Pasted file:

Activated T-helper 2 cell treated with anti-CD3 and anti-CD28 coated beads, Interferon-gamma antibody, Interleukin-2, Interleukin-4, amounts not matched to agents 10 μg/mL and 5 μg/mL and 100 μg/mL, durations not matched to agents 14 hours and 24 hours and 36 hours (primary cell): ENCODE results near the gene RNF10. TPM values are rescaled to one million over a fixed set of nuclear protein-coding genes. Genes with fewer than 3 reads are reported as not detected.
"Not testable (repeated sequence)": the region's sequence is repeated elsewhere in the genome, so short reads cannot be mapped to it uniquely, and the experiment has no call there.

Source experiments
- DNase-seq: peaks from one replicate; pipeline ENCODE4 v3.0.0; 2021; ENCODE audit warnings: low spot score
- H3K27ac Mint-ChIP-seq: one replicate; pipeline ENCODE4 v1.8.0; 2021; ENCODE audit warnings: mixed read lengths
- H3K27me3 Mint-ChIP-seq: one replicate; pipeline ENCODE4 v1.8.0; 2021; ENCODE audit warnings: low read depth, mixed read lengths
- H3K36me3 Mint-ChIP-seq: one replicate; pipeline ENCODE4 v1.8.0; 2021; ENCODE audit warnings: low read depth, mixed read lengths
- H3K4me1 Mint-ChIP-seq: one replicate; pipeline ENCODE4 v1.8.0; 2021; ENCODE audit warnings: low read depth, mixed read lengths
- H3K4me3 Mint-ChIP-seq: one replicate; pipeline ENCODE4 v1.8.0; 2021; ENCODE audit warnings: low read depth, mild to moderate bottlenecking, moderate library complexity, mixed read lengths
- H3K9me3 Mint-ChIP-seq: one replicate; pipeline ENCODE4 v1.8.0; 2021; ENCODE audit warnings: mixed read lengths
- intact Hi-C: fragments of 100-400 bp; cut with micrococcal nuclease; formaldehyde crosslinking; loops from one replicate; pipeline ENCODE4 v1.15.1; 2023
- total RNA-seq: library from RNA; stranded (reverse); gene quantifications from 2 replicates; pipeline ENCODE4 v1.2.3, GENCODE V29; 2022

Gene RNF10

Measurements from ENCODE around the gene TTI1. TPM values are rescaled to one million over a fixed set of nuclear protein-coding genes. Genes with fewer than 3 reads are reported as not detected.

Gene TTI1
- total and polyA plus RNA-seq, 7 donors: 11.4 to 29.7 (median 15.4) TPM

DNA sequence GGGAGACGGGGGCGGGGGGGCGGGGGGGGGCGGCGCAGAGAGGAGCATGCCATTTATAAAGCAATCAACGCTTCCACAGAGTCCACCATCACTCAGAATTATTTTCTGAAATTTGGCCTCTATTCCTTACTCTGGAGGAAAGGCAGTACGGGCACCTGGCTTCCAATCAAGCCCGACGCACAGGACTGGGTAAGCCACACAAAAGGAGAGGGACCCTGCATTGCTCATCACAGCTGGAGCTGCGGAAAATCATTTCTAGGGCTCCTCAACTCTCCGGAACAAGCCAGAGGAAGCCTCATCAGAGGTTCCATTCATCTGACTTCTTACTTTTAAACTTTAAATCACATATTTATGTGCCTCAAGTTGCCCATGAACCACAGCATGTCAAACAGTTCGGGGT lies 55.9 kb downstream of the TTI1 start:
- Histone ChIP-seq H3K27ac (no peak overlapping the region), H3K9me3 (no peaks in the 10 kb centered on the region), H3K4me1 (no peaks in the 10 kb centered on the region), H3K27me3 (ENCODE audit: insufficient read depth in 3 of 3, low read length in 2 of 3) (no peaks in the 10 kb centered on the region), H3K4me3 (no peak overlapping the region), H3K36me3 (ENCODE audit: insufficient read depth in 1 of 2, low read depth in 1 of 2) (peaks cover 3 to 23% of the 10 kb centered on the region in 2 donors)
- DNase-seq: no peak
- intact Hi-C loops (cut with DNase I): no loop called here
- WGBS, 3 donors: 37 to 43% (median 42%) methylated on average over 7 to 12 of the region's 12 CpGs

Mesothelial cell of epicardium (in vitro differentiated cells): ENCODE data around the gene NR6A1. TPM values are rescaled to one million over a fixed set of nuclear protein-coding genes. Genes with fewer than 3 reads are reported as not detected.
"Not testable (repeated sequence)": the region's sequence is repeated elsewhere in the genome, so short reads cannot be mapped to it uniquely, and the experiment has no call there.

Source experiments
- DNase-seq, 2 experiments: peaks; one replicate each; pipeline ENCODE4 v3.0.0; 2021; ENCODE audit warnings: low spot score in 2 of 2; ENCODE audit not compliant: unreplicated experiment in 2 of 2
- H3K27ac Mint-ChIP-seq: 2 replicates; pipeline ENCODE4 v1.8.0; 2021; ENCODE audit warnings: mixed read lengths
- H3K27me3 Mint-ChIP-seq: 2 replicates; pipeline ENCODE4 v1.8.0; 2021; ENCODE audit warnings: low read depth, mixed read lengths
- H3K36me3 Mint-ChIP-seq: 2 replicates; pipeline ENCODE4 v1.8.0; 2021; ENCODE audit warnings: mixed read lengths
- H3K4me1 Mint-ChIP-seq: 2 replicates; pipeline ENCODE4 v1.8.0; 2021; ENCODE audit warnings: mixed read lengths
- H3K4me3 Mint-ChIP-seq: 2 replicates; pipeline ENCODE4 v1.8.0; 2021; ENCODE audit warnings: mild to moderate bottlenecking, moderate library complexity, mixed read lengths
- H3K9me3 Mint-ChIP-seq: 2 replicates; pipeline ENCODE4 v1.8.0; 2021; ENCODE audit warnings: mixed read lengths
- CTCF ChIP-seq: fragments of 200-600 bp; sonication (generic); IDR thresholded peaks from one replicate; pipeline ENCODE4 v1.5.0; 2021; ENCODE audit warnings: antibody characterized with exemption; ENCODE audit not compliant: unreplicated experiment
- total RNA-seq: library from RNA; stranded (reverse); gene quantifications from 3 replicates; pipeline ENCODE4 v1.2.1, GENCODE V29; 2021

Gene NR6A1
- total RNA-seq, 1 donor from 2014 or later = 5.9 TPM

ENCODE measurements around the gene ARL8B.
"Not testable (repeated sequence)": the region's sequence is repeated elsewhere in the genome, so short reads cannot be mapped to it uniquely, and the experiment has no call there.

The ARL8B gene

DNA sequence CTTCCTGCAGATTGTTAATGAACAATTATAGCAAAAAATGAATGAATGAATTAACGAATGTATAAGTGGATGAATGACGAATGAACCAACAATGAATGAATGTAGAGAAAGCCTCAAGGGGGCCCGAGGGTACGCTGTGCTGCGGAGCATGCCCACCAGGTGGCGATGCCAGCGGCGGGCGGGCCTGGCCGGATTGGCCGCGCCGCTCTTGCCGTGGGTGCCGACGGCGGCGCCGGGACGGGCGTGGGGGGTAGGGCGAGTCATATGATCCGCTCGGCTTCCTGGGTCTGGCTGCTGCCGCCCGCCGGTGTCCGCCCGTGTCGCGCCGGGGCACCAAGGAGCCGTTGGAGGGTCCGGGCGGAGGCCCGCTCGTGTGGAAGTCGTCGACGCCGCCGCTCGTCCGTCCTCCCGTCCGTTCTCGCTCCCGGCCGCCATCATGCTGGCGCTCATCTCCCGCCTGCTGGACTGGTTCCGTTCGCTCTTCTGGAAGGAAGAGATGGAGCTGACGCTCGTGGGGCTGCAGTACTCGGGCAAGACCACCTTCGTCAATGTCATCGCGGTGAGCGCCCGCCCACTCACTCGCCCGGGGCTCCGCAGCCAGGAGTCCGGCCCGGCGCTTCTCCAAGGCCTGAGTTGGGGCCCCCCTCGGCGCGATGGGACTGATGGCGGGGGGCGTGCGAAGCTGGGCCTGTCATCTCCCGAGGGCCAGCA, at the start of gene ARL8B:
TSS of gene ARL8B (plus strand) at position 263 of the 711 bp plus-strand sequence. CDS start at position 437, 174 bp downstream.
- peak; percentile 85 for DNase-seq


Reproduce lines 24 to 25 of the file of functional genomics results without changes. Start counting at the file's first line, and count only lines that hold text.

Source experiments
- DNase-seq, 2 experiments: peaks; one replicate each; pipeline ENCODE4 v3.0.0; 2021; ENCODE audit warnings: low spot score in 2 of 2; ENCODE audit not compliant: unreplicated experiment in 2 of 2